Way to shop

When it comes to spending their money, what do boomers want? Bargains or high-end goods? Coupons or personal shoppers? Vacations on the cheap or luxurious getaways?

The answer? All of it.

Not for the first time, marketers and retailers alike are scrambling to understand the contradictions of the massive post war boomer generation that encompasses people born from 1946 to 1964.

The generation that drove cultural trends from Howdy Doody to the Beatles to the SUV is now defying traditional marketing ideas about how an aging population wants to live and shop. With the oldest of the nearly 90 million Canadian and American boomers turning 60 this year, retailers are being forced to rethink the premise that the fifty-plus crowd have mostly left their earning and spending years behind them.

Boomers are becoming first time parents in their 40s and going to graduate school in their 50s. Many plan to start second or third careers at an age when their parents were retiring. Boomers, in fact, thrive on change and reinvention. Take a look at technology: they did not grow up with the Internet but for many boomers it has become anecessity for shopping, catching the news, researching medical conditions and vacation destinations, finding old or new relationships and of course, scoring the best bargain.

And according to a report in The New York Times, the older boomers get, the younger they seem to feel. In a recent Roper survey, boomers under 50 were asked “how old is old?” Their answer was 68. And the perceived old age for boomers over 50? For them, it set in at 78.

In the past the lucrative age segment for marketers was considered 18 to 49. But the sheer number and spending power of the baby boom generation are forcing companies to break with tradition and keep them in their sights.

As reported in The National Post, Canadians aged 40 to 59 will earn close to double what those aged 27 to 39 will make in 2006. According to market researcher Euromonitor International, 32 per cent of Boomers earn more than $54,000 a year, making them the most richly compensated group of consumers. But this doesn’t mean they aren’t careful with their money, say industry consultants.

“Even though many of the Baby Boomers’ kids have left home and their financial circumstances may be improving, some are getting their kids through college and they have also come out of an era where they have been relatively frugal, and it takes a while to turn that around,” Ed Strapagiel of Toronto retail consultancy Kubas Consultants told The National Post.

In fact, adults aged 50-64 are more likely to use coupons and participate in special promotional offers and retailer reward programs, such as the Optimum points card from Shoppers Drug Mart.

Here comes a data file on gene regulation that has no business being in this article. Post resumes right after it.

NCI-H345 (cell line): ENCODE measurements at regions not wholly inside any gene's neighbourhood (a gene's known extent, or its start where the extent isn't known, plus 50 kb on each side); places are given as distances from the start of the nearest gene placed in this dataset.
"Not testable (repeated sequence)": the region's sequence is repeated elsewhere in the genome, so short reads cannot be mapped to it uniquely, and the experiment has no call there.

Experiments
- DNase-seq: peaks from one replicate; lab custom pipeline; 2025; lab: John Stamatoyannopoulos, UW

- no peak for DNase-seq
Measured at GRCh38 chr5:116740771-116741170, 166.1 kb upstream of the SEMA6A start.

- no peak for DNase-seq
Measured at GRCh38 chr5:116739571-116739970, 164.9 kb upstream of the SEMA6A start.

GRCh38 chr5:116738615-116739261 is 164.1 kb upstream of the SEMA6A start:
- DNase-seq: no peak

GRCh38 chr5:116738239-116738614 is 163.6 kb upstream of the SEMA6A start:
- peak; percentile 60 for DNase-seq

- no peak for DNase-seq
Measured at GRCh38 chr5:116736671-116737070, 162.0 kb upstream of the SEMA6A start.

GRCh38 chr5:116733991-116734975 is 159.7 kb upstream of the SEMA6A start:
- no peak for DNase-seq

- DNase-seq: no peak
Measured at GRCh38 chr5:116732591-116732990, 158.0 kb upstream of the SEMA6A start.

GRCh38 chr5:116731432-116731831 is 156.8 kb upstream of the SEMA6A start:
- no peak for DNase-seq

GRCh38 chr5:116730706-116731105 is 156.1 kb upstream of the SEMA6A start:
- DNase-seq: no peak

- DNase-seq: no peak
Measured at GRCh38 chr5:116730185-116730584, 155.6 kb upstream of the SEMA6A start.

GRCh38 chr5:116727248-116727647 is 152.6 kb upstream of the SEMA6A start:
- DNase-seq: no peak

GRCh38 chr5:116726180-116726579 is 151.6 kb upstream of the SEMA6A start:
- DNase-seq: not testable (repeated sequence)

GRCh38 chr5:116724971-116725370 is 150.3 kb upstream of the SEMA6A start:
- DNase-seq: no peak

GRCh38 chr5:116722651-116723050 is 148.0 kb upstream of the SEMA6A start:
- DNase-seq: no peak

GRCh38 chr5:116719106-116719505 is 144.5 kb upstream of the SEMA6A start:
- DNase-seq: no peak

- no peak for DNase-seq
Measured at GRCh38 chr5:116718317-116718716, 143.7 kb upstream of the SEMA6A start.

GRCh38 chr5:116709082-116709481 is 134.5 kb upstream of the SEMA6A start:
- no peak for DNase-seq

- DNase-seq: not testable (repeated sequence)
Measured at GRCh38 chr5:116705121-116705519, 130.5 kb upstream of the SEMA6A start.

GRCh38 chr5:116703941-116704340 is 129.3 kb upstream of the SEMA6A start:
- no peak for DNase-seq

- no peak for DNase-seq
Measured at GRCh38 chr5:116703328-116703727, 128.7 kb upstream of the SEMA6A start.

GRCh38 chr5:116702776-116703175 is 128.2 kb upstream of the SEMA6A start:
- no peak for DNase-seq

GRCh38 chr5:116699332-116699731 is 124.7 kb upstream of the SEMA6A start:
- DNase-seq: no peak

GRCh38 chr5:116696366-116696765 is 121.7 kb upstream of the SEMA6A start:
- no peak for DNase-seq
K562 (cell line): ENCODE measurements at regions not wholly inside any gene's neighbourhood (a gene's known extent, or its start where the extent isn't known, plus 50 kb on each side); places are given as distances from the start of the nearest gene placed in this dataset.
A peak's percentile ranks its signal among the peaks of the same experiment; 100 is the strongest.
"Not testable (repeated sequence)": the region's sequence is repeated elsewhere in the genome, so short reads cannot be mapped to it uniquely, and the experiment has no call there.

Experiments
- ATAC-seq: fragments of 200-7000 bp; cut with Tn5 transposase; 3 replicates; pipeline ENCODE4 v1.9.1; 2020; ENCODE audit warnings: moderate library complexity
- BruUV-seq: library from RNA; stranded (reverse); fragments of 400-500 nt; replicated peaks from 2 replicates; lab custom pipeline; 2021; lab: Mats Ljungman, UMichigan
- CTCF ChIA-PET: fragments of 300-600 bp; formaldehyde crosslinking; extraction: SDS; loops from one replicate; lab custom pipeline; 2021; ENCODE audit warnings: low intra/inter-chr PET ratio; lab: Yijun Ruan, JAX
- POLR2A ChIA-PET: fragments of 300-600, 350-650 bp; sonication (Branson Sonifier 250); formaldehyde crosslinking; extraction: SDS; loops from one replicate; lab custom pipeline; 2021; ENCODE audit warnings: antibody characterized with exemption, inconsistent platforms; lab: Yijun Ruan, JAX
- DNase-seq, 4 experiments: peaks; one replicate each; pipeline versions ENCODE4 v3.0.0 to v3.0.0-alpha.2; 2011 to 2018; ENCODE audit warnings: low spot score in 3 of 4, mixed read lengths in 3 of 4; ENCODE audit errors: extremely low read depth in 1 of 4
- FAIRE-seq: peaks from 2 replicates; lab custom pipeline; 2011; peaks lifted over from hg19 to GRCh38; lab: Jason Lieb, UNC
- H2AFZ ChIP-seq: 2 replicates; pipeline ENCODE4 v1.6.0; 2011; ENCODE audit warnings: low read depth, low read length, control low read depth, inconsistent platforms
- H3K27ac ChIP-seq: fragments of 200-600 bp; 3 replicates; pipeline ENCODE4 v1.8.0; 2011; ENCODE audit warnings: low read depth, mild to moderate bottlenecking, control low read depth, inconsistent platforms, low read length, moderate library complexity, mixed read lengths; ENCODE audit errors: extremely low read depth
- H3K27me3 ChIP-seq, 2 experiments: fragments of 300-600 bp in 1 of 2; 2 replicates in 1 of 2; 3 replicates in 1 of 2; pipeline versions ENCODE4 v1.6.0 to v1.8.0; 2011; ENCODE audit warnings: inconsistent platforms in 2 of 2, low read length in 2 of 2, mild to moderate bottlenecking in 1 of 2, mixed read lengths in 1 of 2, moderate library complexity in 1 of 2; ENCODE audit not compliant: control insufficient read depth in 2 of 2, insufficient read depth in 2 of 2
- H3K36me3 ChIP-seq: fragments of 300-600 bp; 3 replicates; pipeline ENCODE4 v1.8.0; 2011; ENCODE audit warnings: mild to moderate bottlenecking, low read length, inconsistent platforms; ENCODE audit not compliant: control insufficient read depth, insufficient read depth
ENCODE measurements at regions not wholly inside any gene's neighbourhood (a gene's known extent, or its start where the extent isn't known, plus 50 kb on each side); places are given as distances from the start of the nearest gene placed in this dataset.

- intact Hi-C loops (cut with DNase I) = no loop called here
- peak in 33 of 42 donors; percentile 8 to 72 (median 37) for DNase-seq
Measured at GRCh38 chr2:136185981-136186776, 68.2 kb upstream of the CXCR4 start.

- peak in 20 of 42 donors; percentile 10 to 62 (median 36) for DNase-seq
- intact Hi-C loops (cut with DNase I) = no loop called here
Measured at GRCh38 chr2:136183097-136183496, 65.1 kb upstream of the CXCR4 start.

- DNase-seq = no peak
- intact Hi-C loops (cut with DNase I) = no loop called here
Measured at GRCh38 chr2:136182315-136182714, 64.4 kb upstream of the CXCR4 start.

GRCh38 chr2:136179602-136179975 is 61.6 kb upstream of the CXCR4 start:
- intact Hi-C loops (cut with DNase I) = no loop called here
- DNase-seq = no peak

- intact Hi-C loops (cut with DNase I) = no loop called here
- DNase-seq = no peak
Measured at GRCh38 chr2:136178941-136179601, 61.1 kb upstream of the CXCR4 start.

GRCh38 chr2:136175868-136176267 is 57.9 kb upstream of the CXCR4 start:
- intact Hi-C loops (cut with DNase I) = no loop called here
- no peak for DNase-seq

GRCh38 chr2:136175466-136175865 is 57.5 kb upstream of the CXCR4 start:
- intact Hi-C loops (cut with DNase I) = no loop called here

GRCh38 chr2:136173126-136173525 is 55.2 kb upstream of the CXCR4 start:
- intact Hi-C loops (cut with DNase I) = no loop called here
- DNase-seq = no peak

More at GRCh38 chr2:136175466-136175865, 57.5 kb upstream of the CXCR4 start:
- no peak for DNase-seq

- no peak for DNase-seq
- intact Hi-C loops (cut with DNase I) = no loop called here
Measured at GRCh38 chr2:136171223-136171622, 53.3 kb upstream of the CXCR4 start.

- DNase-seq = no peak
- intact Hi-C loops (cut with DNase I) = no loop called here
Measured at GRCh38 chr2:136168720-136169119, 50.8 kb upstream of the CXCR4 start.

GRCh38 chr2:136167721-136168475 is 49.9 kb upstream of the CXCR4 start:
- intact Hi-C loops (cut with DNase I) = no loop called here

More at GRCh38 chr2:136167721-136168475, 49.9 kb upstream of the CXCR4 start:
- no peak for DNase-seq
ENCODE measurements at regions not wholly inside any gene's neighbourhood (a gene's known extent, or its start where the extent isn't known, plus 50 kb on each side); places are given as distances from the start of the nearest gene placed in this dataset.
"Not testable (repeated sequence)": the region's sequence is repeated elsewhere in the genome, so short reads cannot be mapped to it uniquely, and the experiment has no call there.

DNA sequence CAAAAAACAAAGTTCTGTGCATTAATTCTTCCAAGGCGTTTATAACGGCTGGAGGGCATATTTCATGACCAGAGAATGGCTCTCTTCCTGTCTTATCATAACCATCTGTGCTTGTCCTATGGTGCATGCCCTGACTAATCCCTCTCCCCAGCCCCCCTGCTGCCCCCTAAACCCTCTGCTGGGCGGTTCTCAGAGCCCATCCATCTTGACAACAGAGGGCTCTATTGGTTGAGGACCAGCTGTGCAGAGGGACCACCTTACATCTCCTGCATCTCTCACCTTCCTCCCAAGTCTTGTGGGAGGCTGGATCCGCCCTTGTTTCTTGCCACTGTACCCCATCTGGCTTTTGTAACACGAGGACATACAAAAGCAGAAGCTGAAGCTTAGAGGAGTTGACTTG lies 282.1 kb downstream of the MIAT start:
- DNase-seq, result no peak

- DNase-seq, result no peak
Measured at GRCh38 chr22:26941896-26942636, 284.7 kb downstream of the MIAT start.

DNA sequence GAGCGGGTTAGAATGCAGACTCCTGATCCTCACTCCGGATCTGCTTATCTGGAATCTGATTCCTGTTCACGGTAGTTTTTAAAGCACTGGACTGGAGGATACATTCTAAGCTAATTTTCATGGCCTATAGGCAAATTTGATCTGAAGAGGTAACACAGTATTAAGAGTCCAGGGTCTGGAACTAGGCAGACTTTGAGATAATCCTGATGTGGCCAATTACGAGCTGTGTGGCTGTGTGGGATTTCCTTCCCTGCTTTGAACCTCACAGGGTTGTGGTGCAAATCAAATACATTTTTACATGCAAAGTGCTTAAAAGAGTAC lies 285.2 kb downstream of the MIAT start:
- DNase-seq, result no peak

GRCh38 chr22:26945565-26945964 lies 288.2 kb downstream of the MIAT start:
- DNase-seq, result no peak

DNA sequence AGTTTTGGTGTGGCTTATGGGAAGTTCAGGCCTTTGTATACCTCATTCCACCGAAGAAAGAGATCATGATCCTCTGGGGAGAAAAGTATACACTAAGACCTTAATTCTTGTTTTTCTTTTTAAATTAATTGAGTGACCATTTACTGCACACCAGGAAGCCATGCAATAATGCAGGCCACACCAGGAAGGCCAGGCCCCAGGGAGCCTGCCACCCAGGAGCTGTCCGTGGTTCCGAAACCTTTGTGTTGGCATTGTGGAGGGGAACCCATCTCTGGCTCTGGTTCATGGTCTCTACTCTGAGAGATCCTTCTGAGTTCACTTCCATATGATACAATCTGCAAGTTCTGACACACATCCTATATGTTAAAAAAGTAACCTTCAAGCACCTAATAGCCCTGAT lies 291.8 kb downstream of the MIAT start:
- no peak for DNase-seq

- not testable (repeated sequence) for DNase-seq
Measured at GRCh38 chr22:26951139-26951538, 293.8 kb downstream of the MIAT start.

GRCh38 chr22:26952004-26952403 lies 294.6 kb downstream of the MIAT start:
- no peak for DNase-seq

And baby boomers are big comparison shoppers, seeking the best price on commodities such as paper towels – yet they will splurge on luxury items and upgrades to higher-end appliances, such as $699 barbecues.

Reflecting this trend, the Toronto-based luxury retailer Holt Renfrew has implemented several Boomer-friendly initiatives in recent years and as a result, is enjoying unprecedented sales growth. These incentives include creature comforts such as an in-store spa, concierge service and gourmet restaurant. Holts has also doubled the number of personal shoppers at its nine stores in the past two years, a free service that has become enormously popular.

Other retailers have come up with offerings for “budget-conscious, luxury-loving” boomers. Last Christmas, for example, US discount giant Sam’s Club offered an inflatable entertainment centre with a screen measuring 13 feet by 15 feet for $6,999 (US) and an 82-carat diamond wreath necklace for $263,574 (US). All this in the same place where you can get a great price on a case of dishwasher detergent.

Other retailers to give a nod to boomers include the Canadian-based Reitmans which has recently launched a new chain at women over 40. And at Home Depot Canada Inc., the do-it-yourself home improvement retailer has embraced an increasing number of “do-it-for-me” boomer customers.

“[Baby Boomers] were one of the segments that we started services for, not because they can’t do it but because they’ve ‘been there, done that,’ and they can afford it,” said Nick Cowling, head of public affairs for the retailer.

The Canadian division of Home Depot now installs kitchens, bathrooms, windows, flooring and a number of other home renovation projects. And the company has partnered with Canada’s Association for the Fifty-Plus (CARP) to recruit retirees, especially retired plumbers, building contractors and other trades people to work as floor associates.

Home Depot has also targeted older customers with initiatives such as the ‘Independent Living’ program, developed for customers who want to stay in their homes as they age. The program is geared to revamping living space to accommodate safety ramps, wheelchairs and other devices.

“Boomers are determined not to go into a nursing home – ever,” says David Cravit, Senior Vice President, The 50Plus Group, which operates www.50plus.com and produces this newsletter. “They intend to live independently – and this will trigger a boom in products and services that enable them to do that. Watch for a flood of new technology around the issue of medical monitoring. This trend is just getting started.”